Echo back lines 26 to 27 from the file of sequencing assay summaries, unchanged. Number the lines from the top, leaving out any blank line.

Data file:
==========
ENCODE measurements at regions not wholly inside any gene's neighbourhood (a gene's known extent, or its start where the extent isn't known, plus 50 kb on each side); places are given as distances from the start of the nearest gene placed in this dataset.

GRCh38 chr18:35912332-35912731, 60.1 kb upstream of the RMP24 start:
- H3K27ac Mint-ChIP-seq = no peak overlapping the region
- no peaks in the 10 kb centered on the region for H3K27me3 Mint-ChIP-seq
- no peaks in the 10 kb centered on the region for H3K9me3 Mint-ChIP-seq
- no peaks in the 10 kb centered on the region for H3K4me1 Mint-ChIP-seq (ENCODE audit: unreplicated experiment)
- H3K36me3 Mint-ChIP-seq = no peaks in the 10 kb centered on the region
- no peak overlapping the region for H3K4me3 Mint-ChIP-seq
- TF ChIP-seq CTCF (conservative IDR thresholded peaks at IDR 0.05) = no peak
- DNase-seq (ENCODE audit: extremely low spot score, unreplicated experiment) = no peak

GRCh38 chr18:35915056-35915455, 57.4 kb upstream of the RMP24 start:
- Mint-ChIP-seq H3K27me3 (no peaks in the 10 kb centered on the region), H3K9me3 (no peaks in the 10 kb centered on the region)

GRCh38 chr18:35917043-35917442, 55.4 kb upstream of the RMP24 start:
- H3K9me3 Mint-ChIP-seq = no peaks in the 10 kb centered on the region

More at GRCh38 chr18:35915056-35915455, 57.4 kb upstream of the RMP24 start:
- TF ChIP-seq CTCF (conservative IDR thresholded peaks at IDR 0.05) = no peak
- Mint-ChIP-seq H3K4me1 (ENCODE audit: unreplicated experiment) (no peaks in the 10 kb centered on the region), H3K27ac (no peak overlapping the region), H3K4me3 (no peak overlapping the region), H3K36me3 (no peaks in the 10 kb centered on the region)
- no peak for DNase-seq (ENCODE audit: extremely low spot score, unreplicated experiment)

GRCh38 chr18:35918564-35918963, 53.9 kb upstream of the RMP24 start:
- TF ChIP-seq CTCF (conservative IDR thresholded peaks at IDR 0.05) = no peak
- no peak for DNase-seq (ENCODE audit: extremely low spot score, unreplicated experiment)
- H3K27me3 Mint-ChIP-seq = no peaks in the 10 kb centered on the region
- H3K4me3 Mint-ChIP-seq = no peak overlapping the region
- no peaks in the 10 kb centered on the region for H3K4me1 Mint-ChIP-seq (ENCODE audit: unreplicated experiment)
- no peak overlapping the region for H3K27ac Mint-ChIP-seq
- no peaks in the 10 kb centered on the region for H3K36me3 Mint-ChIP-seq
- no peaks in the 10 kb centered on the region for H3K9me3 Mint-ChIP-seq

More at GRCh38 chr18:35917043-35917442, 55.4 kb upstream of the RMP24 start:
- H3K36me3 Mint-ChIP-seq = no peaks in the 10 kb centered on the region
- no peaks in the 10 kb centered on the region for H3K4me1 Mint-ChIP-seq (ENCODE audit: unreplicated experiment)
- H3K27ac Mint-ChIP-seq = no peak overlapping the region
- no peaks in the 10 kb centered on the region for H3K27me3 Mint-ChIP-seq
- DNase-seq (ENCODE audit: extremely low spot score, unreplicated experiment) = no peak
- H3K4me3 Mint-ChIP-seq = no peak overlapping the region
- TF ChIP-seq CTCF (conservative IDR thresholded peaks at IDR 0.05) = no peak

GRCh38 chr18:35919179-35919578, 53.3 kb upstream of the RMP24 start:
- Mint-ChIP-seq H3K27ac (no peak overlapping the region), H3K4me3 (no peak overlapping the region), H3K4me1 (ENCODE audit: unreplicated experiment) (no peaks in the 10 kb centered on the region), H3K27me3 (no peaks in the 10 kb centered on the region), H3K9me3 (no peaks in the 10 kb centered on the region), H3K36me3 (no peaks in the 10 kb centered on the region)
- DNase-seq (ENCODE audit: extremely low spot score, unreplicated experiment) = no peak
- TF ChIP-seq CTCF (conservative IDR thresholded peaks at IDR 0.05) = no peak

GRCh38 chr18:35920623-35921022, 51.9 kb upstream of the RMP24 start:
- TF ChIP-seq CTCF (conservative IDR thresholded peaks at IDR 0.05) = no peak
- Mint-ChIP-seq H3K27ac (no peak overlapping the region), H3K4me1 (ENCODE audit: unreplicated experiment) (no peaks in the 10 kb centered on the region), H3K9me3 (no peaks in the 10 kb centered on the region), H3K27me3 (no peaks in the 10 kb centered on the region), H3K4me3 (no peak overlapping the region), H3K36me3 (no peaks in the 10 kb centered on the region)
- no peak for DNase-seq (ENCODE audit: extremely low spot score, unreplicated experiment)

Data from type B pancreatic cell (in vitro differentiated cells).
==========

- no peaks in the 10 kb centered on the region for H3K36me3 Mint-ChIP-seq
- no peaks in the 10 kb centered on the region for H3K9me3 Mint-ChIP-seq